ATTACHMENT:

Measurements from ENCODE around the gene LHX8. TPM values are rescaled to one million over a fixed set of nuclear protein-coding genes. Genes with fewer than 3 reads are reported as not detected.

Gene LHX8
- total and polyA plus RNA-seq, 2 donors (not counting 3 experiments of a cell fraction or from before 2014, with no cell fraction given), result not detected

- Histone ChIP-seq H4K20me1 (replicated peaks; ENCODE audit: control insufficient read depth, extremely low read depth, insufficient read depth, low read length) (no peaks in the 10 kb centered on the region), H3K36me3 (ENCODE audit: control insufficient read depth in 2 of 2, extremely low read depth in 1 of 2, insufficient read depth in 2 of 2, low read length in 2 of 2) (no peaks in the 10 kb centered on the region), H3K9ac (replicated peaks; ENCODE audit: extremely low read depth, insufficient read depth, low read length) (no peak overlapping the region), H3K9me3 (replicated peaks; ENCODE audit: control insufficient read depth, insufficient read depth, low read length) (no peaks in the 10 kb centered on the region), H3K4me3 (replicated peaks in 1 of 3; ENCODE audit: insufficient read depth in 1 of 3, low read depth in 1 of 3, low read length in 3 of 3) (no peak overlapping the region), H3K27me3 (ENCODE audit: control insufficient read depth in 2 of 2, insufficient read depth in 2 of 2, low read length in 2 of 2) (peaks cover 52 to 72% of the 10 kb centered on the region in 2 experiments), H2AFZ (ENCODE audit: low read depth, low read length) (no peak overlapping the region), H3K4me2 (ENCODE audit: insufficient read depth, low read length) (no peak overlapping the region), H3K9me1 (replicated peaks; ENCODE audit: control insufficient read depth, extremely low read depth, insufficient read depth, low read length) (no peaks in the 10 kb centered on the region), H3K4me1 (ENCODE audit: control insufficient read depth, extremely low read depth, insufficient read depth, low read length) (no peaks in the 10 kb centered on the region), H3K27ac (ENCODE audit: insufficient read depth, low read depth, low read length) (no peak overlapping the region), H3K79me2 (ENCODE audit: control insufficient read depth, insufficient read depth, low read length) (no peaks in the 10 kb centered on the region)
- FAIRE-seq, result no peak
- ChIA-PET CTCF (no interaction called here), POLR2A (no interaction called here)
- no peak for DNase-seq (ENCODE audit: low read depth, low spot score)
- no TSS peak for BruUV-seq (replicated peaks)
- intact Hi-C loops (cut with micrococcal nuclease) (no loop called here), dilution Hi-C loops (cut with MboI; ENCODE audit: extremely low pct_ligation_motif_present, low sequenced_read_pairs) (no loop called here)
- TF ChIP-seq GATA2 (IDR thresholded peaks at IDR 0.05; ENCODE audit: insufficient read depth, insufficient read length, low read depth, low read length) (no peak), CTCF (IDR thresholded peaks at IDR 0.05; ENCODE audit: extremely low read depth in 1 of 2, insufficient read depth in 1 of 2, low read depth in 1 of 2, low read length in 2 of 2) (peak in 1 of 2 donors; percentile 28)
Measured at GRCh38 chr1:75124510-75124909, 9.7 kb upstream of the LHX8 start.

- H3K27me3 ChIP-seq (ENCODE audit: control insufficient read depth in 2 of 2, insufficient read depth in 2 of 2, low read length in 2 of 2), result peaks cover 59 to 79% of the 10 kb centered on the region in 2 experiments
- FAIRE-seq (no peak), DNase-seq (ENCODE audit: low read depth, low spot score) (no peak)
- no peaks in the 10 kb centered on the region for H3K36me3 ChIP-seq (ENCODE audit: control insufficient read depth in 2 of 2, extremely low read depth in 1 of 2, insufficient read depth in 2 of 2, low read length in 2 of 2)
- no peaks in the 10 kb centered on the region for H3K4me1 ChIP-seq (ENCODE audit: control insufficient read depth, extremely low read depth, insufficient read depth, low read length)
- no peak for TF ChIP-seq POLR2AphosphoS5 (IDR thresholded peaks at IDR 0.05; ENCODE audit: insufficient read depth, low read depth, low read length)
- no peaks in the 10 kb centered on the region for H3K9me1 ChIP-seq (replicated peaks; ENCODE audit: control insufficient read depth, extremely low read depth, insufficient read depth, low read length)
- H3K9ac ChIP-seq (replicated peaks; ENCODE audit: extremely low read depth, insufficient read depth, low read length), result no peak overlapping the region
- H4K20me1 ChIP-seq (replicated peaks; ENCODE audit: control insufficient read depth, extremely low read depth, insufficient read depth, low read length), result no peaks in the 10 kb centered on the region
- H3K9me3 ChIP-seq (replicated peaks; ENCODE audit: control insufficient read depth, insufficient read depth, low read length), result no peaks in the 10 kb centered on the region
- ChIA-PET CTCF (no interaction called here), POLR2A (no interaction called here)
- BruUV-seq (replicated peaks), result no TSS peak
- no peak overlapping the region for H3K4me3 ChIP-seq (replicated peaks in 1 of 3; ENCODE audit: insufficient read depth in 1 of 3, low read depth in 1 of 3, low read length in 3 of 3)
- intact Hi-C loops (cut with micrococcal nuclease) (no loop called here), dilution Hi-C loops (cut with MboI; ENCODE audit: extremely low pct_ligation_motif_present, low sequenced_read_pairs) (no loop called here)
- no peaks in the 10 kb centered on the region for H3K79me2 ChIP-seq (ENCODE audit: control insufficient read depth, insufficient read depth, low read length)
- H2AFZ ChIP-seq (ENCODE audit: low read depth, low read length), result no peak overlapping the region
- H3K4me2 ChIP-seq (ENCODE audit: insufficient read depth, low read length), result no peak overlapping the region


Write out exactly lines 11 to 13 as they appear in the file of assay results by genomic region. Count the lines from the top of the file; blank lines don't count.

Measured at GRCh38 chr1:75124510-75124909, 9.7 kb upstream of the LHX8 start.

- H3K27me3 ChIP-seq (ENCODE audit: control insufficient read depth in 2 of 2, insufficient read depth in 2 of 2, low read length in 2 of 2), result peaks cover 59 to 79% of the 10 kb centered on the region in 2 experiments
- FAIRE-seq (no peak), DNase-seq (ENCODE audit: low read depth, low spot score) (no peak)